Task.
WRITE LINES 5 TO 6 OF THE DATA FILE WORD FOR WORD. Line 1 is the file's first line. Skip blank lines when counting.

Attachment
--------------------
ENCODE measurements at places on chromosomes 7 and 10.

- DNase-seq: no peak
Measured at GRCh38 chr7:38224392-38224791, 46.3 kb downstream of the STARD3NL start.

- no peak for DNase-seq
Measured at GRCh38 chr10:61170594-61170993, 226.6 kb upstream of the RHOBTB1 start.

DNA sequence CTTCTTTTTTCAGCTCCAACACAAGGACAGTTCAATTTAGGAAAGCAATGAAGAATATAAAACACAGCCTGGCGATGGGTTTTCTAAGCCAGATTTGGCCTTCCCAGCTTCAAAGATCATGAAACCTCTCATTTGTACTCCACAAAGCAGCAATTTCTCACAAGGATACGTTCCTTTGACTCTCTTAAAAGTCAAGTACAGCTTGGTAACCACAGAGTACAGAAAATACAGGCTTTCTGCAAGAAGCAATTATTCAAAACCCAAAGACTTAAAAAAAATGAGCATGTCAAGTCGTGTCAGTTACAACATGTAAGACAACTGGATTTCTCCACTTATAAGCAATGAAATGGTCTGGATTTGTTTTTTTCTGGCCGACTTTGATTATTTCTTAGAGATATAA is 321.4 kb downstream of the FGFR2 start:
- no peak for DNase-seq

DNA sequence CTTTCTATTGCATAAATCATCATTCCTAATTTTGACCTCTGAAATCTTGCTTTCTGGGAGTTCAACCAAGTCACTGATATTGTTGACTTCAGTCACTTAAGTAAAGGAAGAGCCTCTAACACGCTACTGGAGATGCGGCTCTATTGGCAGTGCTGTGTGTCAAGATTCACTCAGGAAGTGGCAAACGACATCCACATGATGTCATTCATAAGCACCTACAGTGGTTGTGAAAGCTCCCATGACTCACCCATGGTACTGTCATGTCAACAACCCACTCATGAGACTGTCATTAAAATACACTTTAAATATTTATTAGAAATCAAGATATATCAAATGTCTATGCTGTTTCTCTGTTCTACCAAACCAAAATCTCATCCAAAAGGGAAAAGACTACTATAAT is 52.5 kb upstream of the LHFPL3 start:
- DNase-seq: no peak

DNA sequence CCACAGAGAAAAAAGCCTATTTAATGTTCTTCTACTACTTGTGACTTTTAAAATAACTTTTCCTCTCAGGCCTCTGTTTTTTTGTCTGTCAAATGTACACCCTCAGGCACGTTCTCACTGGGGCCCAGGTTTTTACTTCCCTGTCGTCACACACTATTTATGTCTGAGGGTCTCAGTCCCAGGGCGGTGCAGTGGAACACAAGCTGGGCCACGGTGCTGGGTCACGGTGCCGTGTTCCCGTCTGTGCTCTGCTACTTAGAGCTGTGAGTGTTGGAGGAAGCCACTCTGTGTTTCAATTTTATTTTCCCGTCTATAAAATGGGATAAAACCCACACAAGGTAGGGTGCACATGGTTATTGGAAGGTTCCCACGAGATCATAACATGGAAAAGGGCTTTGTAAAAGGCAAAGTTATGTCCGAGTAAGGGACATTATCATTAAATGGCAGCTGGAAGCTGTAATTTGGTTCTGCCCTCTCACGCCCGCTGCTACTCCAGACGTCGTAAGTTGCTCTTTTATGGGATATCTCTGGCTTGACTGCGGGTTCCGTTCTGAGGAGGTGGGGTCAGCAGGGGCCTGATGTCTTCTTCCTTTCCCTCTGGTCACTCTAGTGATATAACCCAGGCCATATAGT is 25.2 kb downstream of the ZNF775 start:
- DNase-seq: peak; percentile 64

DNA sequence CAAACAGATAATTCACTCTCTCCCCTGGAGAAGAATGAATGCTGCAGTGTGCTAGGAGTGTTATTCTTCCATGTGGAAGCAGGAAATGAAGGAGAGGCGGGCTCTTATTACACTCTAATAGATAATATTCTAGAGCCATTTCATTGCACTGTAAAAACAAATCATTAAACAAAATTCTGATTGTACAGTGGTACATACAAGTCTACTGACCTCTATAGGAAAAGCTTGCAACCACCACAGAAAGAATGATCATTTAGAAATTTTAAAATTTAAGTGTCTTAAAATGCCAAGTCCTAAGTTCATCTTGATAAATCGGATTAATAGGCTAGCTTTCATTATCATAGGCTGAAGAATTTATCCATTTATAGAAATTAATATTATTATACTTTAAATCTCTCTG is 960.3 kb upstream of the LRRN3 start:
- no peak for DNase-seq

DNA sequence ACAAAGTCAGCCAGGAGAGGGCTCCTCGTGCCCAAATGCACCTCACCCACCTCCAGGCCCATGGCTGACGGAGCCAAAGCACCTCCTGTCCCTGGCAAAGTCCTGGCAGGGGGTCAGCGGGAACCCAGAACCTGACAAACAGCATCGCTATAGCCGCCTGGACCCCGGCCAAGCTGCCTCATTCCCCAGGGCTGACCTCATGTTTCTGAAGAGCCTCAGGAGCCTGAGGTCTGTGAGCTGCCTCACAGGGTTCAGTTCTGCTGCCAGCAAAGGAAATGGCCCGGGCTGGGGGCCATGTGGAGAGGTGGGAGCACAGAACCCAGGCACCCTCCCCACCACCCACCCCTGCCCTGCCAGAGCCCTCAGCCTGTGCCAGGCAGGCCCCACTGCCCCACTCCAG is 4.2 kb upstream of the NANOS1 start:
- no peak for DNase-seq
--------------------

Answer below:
Measured at GRCh38 chr10:61170594-61170993, 226.6 kb upstream of the RHOBTB1 start.

DNA sequence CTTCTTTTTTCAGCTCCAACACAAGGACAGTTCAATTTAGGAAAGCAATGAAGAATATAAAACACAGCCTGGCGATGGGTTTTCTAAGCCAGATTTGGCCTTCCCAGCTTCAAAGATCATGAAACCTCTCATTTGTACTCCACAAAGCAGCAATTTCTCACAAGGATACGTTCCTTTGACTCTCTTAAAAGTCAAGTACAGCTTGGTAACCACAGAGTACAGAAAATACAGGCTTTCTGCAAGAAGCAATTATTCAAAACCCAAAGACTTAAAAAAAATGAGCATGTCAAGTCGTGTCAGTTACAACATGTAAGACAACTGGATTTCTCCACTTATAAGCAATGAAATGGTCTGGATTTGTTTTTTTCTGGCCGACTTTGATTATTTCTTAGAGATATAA is 321.4 kb downstream of the FGFR2 start: